Perhaps the “plant thief” Wickham (as some view him) did the world’s most precious rainforest a favour by curbing Manaus’s growth. In 1900, the city’s population was about 70,000, compared to Sao Paulo’s 240,000. Today the figures are Manaus 2.2 million, greater Sao Paulo – now Brazil’s economic powerhouse – has 22 million.

For much of its life, the Teatro Amazonas must have felt like the loneliest building in the city; it’s perched on a hill, about 2km from the waterfront, in a large square that’s well sheltered from traffic. It was seen as a folly, a relic from the past trying to find its way in the modern world. For decades, not one performance was staged there. In the 1970s, it suffered the indignity of having its vibrant exterior (originally pink, then blue) painted a dull grey. The generals of the ruling military junta of the time wanted to give government buildings a stern look.

A cheerful comeback

Today, the Teatro Amazonas is a much happier place. In 1990 it was refurbished, the walls were repainted pink, and opera returned to the stage. The star of the reopening night was none other than Placido Domingo in Bizet’s Carmen. In 1997 a resident orchestra, the Amazonas Filarmônica, was formed, and it’s still going strong. The venue now hosts regular concerts and an annual opera festival. Visitors stream in for guided tours.

The theatre is cosy and curvaceous, thanks to its lyre-like shape and seating capacity of only 701 (yes, an odd number!). It was modelled on the interior of the sumptuous Palais Garnier in Paris, and French accents abound. Look up at the painting on the ceiling and you’ll imagine you’re underneath the Eiffel Tower. The three upper levels of balcony stalls give the theatre a towering personality.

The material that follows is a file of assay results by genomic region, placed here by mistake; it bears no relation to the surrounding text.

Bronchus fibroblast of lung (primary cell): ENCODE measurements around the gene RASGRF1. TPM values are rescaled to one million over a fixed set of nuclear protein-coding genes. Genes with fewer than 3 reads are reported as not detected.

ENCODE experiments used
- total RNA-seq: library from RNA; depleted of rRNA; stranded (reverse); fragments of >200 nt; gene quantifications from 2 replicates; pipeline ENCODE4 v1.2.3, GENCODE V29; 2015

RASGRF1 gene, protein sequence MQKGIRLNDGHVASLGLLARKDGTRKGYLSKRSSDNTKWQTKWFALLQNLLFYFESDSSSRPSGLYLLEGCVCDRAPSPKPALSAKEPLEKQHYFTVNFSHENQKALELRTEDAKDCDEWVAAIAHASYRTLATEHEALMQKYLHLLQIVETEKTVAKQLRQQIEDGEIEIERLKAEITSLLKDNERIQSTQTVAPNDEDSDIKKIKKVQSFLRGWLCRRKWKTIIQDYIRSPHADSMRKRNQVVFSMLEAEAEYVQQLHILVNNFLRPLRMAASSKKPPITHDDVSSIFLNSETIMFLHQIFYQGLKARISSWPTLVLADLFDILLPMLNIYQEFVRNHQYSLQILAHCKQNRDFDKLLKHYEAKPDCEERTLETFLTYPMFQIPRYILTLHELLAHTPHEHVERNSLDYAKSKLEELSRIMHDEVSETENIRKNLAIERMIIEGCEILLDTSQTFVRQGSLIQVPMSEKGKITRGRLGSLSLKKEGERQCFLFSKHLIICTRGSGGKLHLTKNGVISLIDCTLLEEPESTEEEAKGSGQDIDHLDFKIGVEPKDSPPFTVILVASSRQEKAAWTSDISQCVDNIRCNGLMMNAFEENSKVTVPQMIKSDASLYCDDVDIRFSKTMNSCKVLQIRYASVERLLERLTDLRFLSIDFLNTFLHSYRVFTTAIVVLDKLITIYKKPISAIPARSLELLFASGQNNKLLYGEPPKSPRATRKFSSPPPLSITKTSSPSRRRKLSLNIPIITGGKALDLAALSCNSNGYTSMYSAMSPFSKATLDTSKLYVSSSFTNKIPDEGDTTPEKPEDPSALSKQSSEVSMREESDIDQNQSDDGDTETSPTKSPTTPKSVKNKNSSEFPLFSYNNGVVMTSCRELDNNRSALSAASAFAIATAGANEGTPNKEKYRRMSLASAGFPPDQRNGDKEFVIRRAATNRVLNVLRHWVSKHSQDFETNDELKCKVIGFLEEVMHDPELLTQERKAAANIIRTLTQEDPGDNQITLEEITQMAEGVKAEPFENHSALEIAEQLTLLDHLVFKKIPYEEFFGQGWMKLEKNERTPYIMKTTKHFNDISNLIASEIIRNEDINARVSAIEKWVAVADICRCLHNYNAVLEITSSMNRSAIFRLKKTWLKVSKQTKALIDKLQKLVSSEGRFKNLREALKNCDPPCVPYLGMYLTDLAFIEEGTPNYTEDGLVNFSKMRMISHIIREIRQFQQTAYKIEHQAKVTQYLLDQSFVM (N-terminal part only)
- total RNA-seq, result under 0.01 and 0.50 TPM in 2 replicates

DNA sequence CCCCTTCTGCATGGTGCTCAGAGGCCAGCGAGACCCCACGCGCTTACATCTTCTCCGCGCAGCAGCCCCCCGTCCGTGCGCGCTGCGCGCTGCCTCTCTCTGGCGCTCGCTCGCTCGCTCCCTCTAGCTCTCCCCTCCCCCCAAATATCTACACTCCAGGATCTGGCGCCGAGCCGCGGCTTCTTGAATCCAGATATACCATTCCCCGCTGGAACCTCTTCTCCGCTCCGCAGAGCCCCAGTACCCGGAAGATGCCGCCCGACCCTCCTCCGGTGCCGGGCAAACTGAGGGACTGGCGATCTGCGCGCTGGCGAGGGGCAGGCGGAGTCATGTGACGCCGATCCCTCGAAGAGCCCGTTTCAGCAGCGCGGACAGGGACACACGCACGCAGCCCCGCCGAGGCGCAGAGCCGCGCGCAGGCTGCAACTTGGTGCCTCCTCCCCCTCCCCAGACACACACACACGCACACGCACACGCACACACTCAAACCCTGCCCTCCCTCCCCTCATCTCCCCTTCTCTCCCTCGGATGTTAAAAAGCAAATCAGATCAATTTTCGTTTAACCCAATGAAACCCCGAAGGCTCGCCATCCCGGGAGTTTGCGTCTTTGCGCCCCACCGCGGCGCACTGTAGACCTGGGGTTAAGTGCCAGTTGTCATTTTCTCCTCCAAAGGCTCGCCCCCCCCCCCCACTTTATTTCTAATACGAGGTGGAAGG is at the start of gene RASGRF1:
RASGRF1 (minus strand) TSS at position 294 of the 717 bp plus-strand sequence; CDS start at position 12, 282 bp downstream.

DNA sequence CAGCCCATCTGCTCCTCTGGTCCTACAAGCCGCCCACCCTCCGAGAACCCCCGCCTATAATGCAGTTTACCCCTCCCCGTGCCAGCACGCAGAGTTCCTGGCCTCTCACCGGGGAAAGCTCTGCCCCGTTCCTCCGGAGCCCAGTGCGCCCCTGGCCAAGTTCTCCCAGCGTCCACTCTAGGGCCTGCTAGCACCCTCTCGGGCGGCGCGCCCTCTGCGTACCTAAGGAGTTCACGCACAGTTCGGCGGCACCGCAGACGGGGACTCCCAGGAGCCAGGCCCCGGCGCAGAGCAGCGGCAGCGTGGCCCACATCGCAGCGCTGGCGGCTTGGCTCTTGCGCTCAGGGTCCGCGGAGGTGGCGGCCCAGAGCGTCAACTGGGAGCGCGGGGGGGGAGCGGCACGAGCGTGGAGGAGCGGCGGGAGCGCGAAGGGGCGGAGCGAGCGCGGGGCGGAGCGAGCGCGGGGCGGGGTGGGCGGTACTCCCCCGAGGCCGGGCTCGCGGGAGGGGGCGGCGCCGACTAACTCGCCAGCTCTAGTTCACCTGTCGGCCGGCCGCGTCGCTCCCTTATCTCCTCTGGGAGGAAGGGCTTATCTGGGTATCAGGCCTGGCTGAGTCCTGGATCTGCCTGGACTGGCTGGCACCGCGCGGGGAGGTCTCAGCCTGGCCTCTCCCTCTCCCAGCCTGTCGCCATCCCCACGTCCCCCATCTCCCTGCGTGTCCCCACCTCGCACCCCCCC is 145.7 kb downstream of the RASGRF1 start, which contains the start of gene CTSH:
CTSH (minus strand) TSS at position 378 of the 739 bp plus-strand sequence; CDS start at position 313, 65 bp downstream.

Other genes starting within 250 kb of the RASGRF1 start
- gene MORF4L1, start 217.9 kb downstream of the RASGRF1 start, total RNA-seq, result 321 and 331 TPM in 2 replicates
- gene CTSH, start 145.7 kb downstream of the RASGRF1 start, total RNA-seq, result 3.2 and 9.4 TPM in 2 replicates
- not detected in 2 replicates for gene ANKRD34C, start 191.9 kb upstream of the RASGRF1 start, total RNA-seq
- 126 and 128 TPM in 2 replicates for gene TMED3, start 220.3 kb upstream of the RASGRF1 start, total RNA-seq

The highlight of the tour is the Salão Nobre (Noble Room). Here, under the glittering chandeliers of Murano glass flowers mounted on bronze stems, the rubber barons would rub shoulders. Dotted around the hallways and smaller rooms are exhibits of notable costumes from past performances. They include an autographed pair of ballet slippers belonging to Margot Fonteyn, who danced in the theatre in 1975.

On the top floor there is an enormous, 30-000 piece Lego replica of the theatre. It seems oddly out of place amid all the historical refinery, but gives you an eye-level view of the dome’s intricate patterns. The model was a gift from Denmark in the early 1970s, and its walls are military junta grey. The theatre’s much prettier in pink.

Serene spots in the city

It’s tempting to spend more time outside the theatre than in. The colourful restaurants around the square are a magnet, an oasis of tranquillity in a city that can seem grimy, noisy and frenetic. The square, the Largo de São Sebastião, became our ‘go to’ place, when really we should have seen more of the city. Nevertheless, it’s a gloriously surreal feeling, dining al fresco in front of this amazing theatre in the heart of the Amazon.